That document shows Puerto Rico’s 10-year recession has led them to declare a “fiscal and socioeconomic crisis without precedent” in its history. Since 2007, the Commonwealth said it has seen a 14 percent decline in gross national product, a 23 percent decrease in employed persons and a 10 percent drop in population.

According to the US Census Bureau, 46 percent of Puerto Rico’s residents live below federal poverty levels, compared to the national average of 14 percent and 36 percent in Detroit.

Puerto Rico has approximately $74 billion of bond debt and $48 billion of unfunded pension liabilities. The previous largest public bankruptcy in the US was set by Detroit in 2013 when it declared a total of $18 billion of bond debt and retirement obligations.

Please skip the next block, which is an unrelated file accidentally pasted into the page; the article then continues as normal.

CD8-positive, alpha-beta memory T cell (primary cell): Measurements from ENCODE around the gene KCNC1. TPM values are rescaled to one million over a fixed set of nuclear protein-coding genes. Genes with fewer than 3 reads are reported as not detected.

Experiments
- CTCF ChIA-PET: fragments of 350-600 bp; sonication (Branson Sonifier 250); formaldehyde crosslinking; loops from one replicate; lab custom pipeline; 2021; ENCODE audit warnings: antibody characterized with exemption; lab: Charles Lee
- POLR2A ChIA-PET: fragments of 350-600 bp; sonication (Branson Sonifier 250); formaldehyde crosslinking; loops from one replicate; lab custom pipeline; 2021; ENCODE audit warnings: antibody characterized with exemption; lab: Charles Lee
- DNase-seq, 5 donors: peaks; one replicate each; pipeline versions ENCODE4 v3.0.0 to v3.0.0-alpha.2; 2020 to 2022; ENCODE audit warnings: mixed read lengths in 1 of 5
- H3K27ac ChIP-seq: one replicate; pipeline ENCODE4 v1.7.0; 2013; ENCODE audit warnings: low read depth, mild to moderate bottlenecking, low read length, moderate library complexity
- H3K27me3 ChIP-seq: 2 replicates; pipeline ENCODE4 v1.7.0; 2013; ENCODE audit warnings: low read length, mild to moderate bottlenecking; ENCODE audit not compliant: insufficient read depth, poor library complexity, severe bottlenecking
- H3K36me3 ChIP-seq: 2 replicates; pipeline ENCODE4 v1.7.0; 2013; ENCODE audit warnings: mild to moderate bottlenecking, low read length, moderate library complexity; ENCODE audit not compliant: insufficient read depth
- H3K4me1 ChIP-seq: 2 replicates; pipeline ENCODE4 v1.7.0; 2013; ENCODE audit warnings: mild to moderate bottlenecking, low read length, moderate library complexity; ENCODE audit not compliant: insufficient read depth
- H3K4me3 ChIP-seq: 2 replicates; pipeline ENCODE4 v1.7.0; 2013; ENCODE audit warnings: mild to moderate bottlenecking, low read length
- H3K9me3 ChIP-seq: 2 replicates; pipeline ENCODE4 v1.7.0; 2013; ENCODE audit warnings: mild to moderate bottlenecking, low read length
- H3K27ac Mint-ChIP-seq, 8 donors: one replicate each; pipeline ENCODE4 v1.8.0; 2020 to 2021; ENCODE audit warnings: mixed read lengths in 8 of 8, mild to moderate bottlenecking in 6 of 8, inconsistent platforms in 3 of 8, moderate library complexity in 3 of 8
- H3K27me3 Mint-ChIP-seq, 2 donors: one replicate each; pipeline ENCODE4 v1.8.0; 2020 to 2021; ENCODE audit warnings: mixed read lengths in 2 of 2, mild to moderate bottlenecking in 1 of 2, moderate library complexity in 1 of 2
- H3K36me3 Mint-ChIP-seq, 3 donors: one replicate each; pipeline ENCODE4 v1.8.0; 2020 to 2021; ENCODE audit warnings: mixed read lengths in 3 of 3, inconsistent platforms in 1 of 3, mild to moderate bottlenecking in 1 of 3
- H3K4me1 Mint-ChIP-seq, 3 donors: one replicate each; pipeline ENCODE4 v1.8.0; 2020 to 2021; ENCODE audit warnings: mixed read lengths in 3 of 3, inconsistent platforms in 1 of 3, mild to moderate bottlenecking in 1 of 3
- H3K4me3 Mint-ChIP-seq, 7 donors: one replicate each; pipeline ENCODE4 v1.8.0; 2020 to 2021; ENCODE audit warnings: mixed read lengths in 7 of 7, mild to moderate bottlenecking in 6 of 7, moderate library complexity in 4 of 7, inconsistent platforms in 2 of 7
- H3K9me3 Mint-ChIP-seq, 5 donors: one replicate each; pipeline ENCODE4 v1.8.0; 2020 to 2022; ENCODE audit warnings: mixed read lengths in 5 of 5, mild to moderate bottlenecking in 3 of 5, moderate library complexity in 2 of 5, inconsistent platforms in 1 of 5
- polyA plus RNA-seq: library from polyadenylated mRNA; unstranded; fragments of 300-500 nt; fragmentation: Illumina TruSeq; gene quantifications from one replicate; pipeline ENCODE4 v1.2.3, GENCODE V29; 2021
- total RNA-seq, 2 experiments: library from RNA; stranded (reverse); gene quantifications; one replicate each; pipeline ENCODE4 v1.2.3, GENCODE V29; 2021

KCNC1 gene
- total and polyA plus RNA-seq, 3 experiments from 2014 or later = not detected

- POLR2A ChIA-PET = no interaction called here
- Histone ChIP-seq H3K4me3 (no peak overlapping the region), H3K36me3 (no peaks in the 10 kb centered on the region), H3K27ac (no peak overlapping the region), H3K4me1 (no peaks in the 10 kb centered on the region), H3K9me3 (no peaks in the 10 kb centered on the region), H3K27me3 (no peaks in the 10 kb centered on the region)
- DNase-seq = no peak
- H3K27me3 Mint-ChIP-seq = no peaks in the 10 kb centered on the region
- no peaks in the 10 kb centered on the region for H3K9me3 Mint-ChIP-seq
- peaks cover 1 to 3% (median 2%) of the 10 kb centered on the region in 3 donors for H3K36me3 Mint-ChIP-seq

“The result is that Puerto Rico can no longer fully pay its debt and pay for government services. Nor can Puerto Rico refinance its debt—it no longer has access to the capital markets,” the oversight board said in the court filing. “In short, Puerto Rico’s crisis has reached a breaking point.”

Puerto Rico’s current fiscal plan sets aside $800 million a year for debt payments, however, it is only a fraction of the $35 billion it owes in interest in payments over the next 10 years. The cost of fully paying off their debt would be around $3.5 billion a year
.

I wanna know who is holding PR bonds?  Somebody is going to have to take a lot of write downs.



RE


People who do not know about what happened in Puerto Rico and WHY it happened should not post about Puerto Rico.

The Palloy post is not objective. People are dying because of this unrestrained Capitals Asset Stripping.

And this ain't no musical, RE.